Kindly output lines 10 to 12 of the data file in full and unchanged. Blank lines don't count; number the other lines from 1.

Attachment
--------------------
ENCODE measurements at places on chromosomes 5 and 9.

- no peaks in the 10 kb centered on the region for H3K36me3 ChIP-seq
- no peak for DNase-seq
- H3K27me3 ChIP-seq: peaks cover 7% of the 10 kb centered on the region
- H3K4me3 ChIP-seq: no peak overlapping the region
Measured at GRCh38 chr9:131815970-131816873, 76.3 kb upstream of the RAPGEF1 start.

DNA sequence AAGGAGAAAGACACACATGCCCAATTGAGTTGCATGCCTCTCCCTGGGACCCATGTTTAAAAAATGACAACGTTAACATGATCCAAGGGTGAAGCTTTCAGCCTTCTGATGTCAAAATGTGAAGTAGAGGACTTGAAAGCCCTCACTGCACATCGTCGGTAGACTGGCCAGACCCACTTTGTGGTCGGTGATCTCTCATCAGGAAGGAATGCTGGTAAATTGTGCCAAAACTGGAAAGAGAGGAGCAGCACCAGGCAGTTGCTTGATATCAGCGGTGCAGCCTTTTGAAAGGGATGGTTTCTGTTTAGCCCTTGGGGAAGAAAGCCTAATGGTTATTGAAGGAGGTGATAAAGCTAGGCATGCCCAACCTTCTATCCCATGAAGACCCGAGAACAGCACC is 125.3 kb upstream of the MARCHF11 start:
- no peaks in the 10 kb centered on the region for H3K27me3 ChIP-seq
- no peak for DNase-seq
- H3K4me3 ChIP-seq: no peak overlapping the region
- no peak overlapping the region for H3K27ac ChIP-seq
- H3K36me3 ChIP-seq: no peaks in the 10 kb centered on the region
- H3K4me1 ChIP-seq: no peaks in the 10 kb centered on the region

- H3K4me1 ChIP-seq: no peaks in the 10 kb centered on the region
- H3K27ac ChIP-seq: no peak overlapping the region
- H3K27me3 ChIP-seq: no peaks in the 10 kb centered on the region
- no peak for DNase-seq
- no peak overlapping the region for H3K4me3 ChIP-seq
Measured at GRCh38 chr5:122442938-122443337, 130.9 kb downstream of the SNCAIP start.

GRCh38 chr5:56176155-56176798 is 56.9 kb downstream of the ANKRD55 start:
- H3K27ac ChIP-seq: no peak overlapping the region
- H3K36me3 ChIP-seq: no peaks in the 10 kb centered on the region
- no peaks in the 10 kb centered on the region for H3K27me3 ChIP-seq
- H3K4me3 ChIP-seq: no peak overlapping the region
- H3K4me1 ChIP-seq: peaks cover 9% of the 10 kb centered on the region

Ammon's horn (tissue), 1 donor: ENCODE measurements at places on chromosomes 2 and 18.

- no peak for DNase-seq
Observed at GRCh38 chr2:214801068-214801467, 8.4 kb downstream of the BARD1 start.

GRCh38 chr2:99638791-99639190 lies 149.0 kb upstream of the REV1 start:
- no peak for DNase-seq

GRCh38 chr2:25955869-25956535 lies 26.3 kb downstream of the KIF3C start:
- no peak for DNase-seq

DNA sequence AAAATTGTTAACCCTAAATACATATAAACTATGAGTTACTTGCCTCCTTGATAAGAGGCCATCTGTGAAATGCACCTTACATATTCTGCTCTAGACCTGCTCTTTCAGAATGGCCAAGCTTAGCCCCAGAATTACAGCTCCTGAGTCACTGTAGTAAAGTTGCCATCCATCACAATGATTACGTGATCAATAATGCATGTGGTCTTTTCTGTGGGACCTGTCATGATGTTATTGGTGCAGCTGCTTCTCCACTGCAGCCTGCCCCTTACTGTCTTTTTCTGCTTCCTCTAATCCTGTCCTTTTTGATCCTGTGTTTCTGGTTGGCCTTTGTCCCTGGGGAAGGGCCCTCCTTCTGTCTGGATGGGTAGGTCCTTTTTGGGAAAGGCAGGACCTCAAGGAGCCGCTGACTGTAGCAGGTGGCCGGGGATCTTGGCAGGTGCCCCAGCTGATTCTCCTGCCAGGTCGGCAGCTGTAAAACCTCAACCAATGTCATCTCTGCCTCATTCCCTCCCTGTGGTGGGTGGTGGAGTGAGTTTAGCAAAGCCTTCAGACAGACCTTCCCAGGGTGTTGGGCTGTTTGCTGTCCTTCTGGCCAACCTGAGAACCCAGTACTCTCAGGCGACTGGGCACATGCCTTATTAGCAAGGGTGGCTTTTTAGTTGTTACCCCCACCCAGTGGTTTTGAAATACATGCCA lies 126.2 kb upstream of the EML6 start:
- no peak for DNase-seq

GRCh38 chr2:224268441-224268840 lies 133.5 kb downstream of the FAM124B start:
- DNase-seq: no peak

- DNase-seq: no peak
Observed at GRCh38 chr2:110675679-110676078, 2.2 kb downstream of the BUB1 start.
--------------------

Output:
- H3K4me3 ChIP-seq: no peak overlapping the region
- no peak overlapping the region for H3K27ac ChIP-seq
- H3K36me3 ChIP-seq: no peaks in the 10 kb centered on the region